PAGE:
“Paris Countdown” is trying to be a lot of things but one thing it’s not is at all interesting. There’s no hook. You can throw cards at me all day long, but it doesn’t mean a thing if I’m not connecting with the characters or story. We’re in Paris, we’re in the future of some story, and there’s guns and shooting. Other than that, I have no idea and this point simply don’t care.
When poet Elizabeth Bishop (Miranda Otto) moves to Brazil, she discovers a love affair with a female architect that brings her out of her writers block and ends up winning her a Pulitzer Prize. Were this not a plodding drama that I feel like I’ve seen a hundred times before, it could be very emotional and engaging. Instead, I’m pressed to say a good thing about the looks of “Reaching For The Moon”.
Any film that garners a huge following like “The Hunger Games” will also eventually get its own parody. “The Starving Games” takes a page out of the Wayans Brothers’ book and delivers some of the dumbest, ill-advised camp to make it on screen. I wonder who finds these films funny and who thinks they’re a good idea. Regardless, this is crap and I won’t go near it.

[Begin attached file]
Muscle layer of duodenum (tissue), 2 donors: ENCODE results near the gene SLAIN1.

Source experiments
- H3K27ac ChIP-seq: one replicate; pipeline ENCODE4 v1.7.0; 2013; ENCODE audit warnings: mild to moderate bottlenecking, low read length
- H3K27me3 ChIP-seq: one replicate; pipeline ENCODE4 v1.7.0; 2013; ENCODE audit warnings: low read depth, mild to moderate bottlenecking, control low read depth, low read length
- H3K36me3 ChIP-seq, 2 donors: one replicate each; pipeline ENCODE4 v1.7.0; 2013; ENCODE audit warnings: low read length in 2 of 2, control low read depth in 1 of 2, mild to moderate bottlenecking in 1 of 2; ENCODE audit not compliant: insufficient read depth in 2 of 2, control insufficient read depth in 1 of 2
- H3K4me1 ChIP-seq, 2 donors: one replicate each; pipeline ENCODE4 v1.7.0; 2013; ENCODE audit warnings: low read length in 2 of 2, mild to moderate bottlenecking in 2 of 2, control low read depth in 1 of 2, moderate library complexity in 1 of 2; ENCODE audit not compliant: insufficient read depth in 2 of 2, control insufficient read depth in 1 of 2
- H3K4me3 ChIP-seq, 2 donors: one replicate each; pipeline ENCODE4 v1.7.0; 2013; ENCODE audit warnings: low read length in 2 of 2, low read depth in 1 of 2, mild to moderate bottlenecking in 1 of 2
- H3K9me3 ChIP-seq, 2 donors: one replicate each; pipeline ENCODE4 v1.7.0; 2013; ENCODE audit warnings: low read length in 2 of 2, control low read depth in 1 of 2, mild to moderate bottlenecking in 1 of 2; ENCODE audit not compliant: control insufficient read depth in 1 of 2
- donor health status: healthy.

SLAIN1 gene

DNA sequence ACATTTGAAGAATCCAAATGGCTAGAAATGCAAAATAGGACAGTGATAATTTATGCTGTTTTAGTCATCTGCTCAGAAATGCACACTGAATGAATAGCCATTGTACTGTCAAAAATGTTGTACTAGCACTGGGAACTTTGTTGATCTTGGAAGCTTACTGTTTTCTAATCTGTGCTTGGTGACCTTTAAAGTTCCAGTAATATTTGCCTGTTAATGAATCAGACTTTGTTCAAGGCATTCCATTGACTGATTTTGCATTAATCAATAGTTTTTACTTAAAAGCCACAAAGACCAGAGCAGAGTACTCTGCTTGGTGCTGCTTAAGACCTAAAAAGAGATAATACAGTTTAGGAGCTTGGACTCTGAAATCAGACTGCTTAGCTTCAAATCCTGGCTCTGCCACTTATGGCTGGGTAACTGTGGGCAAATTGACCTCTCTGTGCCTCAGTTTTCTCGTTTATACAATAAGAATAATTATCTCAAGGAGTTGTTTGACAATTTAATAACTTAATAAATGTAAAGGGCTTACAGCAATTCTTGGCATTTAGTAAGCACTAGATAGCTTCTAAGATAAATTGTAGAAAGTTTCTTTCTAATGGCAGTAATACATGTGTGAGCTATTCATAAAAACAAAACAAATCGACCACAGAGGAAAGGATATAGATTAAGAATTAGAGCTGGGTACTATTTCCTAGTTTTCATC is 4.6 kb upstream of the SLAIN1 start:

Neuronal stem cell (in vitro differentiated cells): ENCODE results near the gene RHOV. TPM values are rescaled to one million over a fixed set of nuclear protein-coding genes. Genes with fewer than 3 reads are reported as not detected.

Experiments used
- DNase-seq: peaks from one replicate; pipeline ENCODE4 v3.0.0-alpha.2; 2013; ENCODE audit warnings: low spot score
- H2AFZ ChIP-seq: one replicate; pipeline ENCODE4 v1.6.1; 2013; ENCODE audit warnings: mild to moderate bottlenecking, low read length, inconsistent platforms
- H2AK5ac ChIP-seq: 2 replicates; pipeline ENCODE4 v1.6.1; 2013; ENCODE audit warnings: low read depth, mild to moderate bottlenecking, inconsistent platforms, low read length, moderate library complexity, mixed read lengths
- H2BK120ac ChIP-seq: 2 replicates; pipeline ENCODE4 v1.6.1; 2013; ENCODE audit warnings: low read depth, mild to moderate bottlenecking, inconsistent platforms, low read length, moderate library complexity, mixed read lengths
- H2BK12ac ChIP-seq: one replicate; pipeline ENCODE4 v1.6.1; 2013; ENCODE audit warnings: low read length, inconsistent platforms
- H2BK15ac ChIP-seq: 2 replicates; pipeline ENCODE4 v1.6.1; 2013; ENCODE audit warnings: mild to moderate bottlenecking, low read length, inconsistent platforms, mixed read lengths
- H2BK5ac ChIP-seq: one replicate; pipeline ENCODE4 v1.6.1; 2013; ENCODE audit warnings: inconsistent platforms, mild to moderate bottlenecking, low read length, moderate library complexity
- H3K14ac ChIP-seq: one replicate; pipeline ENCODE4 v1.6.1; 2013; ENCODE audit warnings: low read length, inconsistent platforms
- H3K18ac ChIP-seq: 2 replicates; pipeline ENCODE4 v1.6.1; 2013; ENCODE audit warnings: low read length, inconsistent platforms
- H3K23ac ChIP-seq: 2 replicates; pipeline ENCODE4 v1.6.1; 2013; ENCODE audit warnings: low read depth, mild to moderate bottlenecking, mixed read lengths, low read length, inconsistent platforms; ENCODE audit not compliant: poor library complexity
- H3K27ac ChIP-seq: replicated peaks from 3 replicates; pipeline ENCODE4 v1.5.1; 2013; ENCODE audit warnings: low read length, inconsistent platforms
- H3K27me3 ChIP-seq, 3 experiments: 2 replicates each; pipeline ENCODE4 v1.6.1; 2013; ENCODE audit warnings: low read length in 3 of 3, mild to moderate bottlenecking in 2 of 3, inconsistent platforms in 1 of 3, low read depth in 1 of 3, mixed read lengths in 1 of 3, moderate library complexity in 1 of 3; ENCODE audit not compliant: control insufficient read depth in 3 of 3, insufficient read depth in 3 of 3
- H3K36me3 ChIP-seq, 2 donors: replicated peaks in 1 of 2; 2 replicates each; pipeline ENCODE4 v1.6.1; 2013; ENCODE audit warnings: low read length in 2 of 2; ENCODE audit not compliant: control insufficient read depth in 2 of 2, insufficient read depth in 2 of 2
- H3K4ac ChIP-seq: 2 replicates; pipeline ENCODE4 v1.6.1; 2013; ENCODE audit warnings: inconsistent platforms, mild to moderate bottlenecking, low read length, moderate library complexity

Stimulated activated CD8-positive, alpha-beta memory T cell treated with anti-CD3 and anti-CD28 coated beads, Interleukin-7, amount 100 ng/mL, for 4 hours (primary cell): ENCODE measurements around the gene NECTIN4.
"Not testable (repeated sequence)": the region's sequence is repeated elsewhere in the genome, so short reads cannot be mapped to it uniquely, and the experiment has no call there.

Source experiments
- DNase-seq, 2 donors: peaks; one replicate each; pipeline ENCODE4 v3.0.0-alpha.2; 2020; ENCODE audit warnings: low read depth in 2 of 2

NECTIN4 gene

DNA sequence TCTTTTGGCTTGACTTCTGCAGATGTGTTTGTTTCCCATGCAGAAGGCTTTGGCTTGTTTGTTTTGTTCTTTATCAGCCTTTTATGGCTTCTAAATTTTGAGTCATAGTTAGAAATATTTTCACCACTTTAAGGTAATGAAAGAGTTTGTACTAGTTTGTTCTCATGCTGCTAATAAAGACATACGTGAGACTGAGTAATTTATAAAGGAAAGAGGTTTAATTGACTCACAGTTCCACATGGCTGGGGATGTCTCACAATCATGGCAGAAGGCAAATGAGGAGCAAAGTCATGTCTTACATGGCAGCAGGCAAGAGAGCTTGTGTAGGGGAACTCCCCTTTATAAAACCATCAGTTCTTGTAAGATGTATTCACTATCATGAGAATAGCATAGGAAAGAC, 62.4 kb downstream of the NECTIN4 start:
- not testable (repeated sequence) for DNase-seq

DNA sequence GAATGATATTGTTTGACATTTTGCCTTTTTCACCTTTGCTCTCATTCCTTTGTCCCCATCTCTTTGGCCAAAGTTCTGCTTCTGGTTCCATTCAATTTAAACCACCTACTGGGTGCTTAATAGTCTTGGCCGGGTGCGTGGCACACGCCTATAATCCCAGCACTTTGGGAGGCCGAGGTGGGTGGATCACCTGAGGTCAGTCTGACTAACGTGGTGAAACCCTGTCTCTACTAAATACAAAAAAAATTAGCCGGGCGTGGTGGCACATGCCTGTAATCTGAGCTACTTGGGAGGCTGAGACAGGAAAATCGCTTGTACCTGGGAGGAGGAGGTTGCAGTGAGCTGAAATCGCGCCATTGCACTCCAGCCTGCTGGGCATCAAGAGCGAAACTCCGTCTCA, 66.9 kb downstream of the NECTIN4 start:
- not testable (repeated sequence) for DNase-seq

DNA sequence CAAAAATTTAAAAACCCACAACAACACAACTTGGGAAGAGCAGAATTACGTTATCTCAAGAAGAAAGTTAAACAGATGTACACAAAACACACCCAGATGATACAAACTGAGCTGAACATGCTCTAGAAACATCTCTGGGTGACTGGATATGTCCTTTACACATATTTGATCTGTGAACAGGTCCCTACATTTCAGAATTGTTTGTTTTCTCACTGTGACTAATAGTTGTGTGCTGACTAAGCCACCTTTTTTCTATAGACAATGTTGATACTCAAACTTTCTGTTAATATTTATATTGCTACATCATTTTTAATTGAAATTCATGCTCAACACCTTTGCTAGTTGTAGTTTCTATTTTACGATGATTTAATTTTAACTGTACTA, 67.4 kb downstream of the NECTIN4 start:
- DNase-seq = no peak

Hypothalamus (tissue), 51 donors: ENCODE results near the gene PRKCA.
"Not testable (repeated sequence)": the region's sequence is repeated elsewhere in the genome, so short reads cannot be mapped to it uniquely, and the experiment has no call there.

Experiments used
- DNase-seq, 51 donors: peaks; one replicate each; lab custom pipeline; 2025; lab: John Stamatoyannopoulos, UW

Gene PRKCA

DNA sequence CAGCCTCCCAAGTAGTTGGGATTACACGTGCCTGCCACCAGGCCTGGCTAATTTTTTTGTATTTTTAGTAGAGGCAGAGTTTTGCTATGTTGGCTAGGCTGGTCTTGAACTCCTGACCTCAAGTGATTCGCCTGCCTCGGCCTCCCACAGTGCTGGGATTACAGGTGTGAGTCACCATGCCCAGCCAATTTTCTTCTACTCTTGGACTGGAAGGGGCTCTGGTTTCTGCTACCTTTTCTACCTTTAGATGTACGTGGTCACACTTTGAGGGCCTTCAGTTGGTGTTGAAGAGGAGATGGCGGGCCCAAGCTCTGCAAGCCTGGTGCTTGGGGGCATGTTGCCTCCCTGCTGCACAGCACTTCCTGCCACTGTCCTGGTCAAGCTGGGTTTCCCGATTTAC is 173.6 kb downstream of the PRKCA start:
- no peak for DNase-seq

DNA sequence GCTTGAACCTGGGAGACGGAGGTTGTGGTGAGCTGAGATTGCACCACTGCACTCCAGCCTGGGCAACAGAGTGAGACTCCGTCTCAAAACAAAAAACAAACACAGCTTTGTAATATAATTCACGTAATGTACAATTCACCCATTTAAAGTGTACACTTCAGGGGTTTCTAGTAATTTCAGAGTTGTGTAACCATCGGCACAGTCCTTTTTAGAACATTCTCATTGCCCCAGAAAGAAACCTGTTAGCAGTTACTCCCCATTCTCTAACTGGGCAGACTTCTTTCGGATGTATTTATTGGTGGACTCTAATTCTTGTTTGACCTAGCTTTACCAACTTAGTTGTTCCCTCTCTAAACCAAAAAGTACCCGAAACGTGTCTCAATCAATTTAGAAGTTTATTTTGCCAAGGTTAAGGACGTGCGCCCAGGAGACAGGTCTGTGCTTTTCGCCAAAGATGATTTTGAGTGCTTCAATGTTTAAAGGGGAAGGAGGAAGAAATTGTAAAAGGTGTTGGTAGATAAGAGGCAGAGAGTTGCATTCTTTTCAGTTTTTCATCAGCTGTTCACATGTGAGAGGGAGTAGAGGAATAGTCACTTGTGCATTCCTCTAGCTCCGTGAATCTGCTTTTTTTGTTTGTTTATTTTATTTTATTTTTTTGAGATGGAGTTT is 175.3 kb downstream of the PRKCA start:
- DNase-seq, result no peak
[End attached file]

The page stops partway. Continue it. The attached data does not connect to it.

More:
Not that it means much coming from me, but until I saw this trailer I had never heard of The Stone Roses, a rock band that sets off on a reunion tour after over 20 years, for this documentary, “The Stone Roses: Made Of Stone”, highlighting their rise and fall and return to the spotlight. Sadly, they come off like a rip-off of several other bands and though I am sure they have an enormous following, I’m not apart of it nor will I be apart of this film.
How I Live Now
Thor: The Dark World
Best Man Down
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Motel Life, The
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A Case Of You
Armstrong Lie, The
Bronies: The Extremely Unexpected Adult Fans Of My Little Pony